Dream Gig: Ignacio Lopez
Spanish-Welsh comic and Live at the Apollo star Ignacio Lopez delivers a dream gig with a surreal edge
Comedians who say their best ever gig was at a comedy club, a festival etc, are either full of shit, or haven’t been going long enough to know that the best gig is one you don’t want to do – a corporate for arms dealers, or an aircraft hangar filled with stag parties – but before you leave home you’re messaged five magic words: 'Gig Cancelled. Paid In Full.'
My favourite gig (not involving me watching Columbo at home), was a solo show in Neath Gwyn Hall. Near enough to where my mother’s from that it’s a homecoming, but far enough from the anxiety radius around my old comprehensive school.
I’ve been performing since 2009, and this was 2021, well beyond the point of doubting myself; I’ve gigged for every kind of crowd (haven’t gigged for arms dealers, they ended up booking Jimmy Carr). I did my favourite material, and local jokes I can only make in South Wales. I’ve gigged in Neath loads thanks to comic Paul James. He’s put on gigs in every conceivable venue in town, and runs Neath Comedy Festival (it’s like the Fringe, except acts don’t lose money, and there are fewer English public school bellends).
My favourite type of people were there; people who had paid to see me. As well as friends I hadn’t seen in ages. My partner, Michelle, was taking pictures. My mate Leroy Brito opened, and smashed it. I was furious. I had an amazing reception. It felt like every rubbish gig, every late night coach journey, every stage death, had all been worth it. I filmed it, but I’m worried if I watch it back, it’ll be like the scene in The Simpsons when Homer thinks he was witty and charming at his dinner party, but he was actually a drunken dick.
I already gig with my favourite comics, in stunning venues. Topping that would take something absurd. So here’s the craic:
Venue: When I met my German sister for the first time, we went to a Berlin art-house cinema: a beautiful 1920s building, still standing after the war. Classic red seats/curtains, just add a stage.
Host: Me. I can enjoy the other acts, play with the crowd, and avoid all my MC pet hates (the audience don’t need to practise clapping, you dork).
Right, I’ve got Bill & Ted’s phone-box, ok?
Show Manager: Luis Buñuel. He made surreal, darkly funny films, and worked with Salvador Dalí a lot. Dalí can paint the show posters and backdrop in our pop-up comedy club. Buñuel might make things weird, but every gig needs challenges to overcome. I’d have suggested David Lynch, but he ACTUALLY runs a variety show in Paris. I’ve never been booked for it, so I assume it’s shit.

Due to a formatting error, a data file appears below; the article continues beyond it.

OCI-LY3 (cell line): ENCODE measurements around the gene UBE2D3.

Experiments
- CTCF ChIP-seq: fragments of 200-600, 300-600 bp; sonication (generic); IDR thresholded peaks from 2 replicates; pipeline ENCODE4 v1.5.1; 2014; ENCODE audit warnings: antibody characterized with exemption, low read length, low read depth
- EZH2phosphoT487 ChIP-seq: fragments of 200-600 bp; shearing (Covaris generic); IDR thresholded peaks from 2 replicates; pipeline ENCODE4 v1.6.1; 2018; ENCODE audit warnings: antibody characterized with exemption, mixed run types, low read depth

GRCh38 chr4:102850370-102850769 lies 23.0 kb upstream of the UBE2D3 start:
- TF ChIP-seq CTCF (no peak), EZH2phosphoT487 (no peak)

Opening: Peter Sellers doing some improv (or a character, but none of the racist ones). I’d have loved to have seen him do live stuff, and this is my chance; punch 1948 into the time travelling phone-box.
Break 1: Waiters walk around, carrying trays filled with food for nobody. FFS, Buñuel.
Act 2: Goldie Hawn. She started out in comedy, and has impeccable delivery. I’d like to hear observational stuff about her relationship with Kurt Russell, but it’s her set, she can do what she likes.
Next up: Raúl Juliá. An incredible actor who would have made a phenomenal comedian. I’m not saying actors make great comics (stay in your lane, thesps!) but he had great charisma and mischief in many performances. Such an interesting life to draw from too.
Break 2: A priest meandering, selling bottles of holy water. Nobody’s buying.
Headliner: Eddie Murphy. The only actual stand-up I’ve booked. He’s alive, but I need 1980s Eddie. Phone-boxed him a couple of months prior to the gig, so he could hit the modern clubs, tighten up his set, and update his material. He’s going to do what the British couldn’t in the 40s, and blow the roof off this place.
Buñuel abruptly cuts the lights, and releases a goat herd into the venue. I hit the bar with the acts so we can bitch about the gig. Then I head to a late night cafe with Michelle, we look over her photos, have a bite, and I consider how lucky I am to be living my dream.